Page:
2. There’s a general rule in the Dolomites that your booking is valid until 6pm on the day of arrival. After that rooms might be re-distributed to people waiting for vacancies at the hut. Hence, you should be there before 6. As far as I remember, dinners were usually served somewhere between 6 and 8; breakfast was generally 7 to 9. Everyone working at the rifugios was really friendly, so I’d imagine arranging earlier/ later meals should work. However, check with individual huts, some might be more flexible than others.

      I hope this helps. Good luck with the planning!


      1. Gus · ·

        Thank you for your prompt reply. I tend to be an early riser so its useful to know that I can get an early breakfast and be on my way by 8 am. It’s also very useful to know that I really need to arrive at my rifugio before 6 pm. I think that I would be aiming to finish my day’s walking at around 4 pm so that gives me a good ‘cushion’ should I be a bit slower than planned. I wonder if I could ask just one more question? How easy is it to charge mobile devices like iPods in the rifugios?

        Thanks again for your help.



      2. Hi,

        All of the huts we stayed at had electricity. I don’t remember how exactly access to sockets worked, but I don’t remember charging my phone being a problem at all.


  16. nick · · Reply

    hi, i’m planning a very similar route fro july 2012 and want to get as much done in 4 days plus 2 half days. how was day 2 for you? i’m hoping we could go from Rif Biella to Scotoni in one day. do you think this would be too arduous? how did the timings work out for you?

    thanks for your post.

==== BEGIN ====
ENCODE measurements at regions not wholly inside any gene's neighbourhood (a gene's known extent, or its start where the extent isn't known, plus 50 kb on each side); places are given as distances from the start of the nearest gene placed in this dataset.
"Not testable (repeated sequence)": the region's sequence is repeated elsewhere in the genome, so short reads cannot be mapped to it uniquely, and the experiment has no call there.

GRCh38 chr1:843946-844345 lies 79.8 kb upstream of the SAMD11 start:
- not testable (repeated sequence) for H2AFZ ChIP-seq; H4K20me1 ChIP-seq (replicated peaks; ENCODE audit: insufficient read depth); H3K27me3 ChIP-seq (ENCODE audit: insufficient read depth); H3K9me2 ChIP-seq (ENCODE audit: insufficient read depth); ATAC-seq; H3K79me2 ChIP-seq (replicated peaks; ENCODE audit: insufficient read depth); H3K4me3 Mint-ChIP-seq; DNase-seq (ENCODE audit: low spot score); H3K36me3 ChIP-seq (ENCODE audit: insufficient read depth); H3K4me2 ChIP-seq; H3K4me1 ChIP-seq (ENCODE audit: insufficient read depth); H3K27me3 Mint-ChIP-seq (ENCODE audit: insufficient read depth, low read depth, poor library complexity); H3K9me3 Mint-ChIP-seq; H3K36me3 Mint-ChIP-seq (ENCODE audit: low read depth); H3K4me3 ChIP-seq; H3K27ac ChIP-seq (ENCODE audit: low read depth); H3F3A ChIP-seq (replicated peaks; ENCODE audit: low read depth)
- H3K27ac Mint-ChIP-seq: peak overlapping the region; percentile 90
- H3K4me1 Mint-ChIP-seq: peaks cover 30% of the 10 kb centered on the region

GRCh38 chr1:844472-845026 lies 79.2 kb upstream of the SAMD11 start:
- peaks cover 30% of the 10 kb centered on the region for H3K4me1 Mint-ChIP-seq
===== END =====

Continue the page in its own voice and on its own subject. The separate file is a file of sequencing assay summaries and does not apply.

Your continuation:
1. Hi Nick,

      Thanks for your comment. Our day 2 was a good day’s walking. In a way just right, not too easy or too strenuous and we managed to put in a couple of longer breaks as well. You can read more about it in the trip report.

      I think if you are relatively fit, you should be able to extend the day by adding the descent from Biella to Pederu. It will be quite a packed day that will probably leave you quite tired, but should be doable. I guess you’d need 7-8 hours to do it and won’t have time for any ice cold swimming like we did 🙂 But definitely go via Forcella del Lago – it was the highlight of the trip for us.

      If you end up not going to Nuvolau like we did and stay at Cinque Torri, I’d also consider extending the following day to Coldai. The walk from Cinque Torri to Citta di Fiume only took us 4 hours and was very easy.

      Good luck with the planning!


  17. Diane · · Reply

    Nice!!! Thanks for sharing. We are planning Sept 2012. Did you find a email address for rifugio Pramperet?

    Well happy venturing!

    1. Hi Diane,

      Thanks for your comment. Glad you liked to post. You can get more info (albeit in Italian) on Pramperet’s website. The email address seems to be

      Good luck with the rest of the trip planning!